ENCODE and the Truth
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is just in the abstract.
Graur (I’ll italicize papers to prevent confusion with the author) is a snarky paper throughout, causing titters amongst many scientists. One compared it to a vulture picking apart a wildebeest carcass.
A vivid metaphor but one usually applied to movie reviews, not dry research papers. There are reasons most scientific discussions are impersonal and use the passive voice.
The peculiar nature of the paper – its direct attack on the work of others; its use of first person; its heavy discussion of semantics – is more a personal argument than a logical one.
To me, it is harmful in its hubris, in its personal tone and in its seeming surety that ENCODE is not only wrong science but bad science, done by bad scientists; disparaging both the results and the researchers.
Now, that is just my opinion and has nothing to do with the data. Nature always wins and the truth will come out, without regard for the character of the researchers or how personal their arguments.
So let’s look at the data.
A major area of disagreement between Graur and ENCODE is something Mark Minie focused on in our Xconomy article. ENCODE resolves some complex issues by “re-defining the gene of a multi-cellular organism as a simple, easily studied biomolecular unit—the RNA transcript of the DNA sequence.”
Graur disagrees with this, feeling that transcription is not sufficient to show function. For example, from the paper (my bold):
“The human genome is rife with dead copies of protein-coding and RNA-specifying genes that have been rendered inactive by mutation. These elements are called pseudogenes (Karro et al. 2007). Pseudogenes come in many flavors (e.g., processed, duplicated, unitary) and, by definition, they are nonfunctional. The measly handful of “pseudogenes” that have so far been assigned a tentative function (e.g., Sassi et al. 2007; Chan et al. 2013) are, by definition, functional genes, merely pseudogene look-alikes. Up to a tenth of all known pseudogenes are transcribed (Pei et al. 2012); some are even translated in tumor cells (e.g., Kandouz et al. 2004). Pseudogene transcription is especially prevalent in pluripotent stem cells, testicular and germline cells, as well as cancer cells such as those used by ENCODE to ascertain transcription (e.g., Babushok et al. 2011). Comparative studies have repeatedly shown that pseudogenes, which have been so defined because they lack coding potential due to the presence of disruptive mutations, evolve very rapidly and are mostly subject to no functional constraint (Pei et al. 2012). Hence, regardless of their transcriptional or translational status, pseudogenes are nonfunctional!”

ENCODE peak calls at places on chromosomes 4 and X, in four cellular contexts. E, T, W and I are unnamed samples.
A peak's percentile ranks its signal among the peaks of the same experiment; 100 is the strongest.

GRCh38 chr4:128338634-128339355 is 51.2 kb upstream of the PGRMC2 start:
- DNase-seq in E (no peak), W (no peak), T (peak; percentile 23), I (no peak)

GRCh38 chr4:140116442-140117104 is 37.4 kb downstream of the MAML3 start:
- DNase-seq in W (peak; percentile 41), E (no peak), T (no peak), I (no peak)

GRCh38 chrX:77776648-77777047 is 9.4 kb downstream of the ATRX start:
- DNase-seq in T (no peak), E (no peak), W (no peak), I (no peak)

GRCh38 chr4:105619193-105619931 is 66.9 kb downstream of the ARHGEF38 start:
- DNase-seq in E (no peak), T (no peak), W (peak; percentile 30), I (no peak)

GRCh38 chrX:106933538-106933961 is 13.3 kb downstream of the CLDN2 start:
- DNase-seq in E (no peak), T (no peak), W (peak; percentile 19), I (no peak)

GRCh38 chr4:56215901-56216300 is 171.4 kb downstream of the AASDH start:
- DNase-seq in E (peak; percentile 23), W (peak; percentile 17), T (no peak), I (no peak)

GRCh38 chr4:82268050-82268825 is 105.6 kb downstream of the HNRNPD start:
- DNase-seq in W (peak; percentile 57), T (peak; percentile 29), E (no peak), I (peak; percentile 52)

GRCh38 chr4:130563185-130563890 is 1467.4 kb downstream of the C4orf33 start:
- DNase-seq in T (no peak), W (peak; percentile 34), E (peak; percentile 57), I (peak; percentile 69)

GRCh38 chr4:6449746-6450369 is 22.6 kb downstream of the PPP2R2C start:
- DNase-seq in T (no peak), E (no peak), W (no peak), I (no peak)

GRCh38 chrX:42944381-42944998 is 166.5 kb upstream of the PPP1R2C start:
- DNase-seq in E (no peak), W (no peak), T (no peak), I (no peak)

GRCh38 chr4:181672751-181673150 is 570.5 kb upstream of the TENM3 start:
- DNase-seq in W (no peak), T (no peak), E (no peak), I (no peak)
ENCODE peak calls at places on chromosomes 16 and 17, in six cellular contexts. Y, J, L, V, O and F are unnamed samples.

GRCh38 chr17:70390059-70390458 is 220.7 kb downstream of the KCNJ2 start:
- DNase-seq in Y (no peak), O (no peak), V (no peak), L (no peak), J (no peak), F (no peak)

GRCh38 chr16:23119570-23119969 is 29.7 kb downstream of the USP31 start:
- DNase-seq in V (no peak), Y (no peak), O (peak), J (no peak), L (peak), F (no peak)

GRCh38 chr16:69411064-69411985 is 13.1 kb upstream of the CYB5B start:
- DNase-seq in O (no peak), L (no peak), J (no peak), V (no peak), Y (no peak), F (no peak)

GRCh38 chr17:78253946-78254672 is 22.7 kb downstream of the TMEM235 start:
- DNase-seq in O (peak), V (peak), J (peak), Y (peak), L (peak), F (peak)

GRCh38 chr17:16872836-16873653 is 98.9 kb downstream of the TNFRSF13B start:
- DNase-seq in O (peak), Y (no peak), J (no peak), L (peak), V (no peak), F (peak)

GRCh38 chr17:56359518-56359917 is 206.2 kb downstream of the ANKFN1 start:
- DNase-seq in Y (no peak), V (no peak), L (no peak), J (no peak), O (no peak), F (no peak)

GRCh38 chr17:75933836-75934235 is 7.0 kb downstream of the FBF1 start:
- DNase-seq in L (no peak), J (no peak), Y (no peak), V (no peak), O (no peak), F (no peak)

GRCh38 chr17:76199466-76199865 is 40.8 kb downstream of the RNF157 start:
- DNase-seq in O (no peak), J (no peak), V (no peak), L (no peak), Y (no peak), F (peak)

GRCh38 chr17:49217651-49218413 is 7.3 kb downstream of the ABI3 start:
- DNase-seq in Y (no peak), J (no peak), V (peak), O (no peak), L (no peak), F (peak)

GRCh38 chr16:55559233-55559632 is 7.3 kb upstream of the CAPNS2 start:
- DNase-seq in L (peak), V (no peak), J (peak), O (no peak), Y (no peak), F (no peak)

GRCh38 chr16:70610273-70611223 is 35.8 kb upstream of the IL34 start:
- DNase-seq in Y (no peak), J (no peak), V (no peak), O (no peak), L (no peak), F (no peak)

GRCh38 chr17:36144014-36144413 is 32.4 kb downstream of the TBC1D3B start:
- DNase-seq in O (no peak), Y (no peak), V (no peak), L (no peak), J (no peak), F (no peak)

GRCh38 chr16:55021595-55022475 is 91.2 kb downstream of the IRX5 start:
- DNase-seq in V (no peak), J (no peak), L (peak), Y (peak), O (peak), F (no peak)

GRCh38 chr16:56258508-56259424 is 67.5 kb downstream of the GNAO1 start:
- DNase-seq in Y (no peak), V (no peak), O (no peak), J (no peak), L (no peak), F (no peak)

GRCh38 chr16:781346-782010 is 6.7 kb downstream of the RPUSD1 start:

A pseudogene, even if transcribed or translated, can never be functional. Let’s look at this definition and how it might affect real world decisions – such as requests for funding.
Say a researcher came to you with a proposal examining pseudogenes. Searching genomic databases, using some algorithmic magic, they found at least 15,000 pseudogenes in the human genome. About 1,500 of these “dead copies of protein-coding and RNA-specifying genes” might be transcribed into RNA.
Do any of the pseudogenes have a biological function? There are no data yet. They want to look and need money to continue. Would you fund it?
Following the Graur view, this proposal should be denied, because it looks at something worthless. A pseudogene is a dead copy of a functional gene, even if it is transcribed. Looking for function is bad science, done by poorly trained technicians.
Now, if that proposal was taken to ENCODE, they would have a different view. Transcription is very important. A transcribed pseudogene could be functional; let’s find out what it really does.
I am glad that Graur devotees were not responsible for funding such proposals, that they were not able to deny funding for the projects, to prevent us from learning more about Nature.
Because guess what? When we look at supposedly nonfunctional pseudogenes, we find function.
The very Chan paper Graur pooh-poohs above as “measly” is the example I just used.
The authors hypothesized that … Next Page »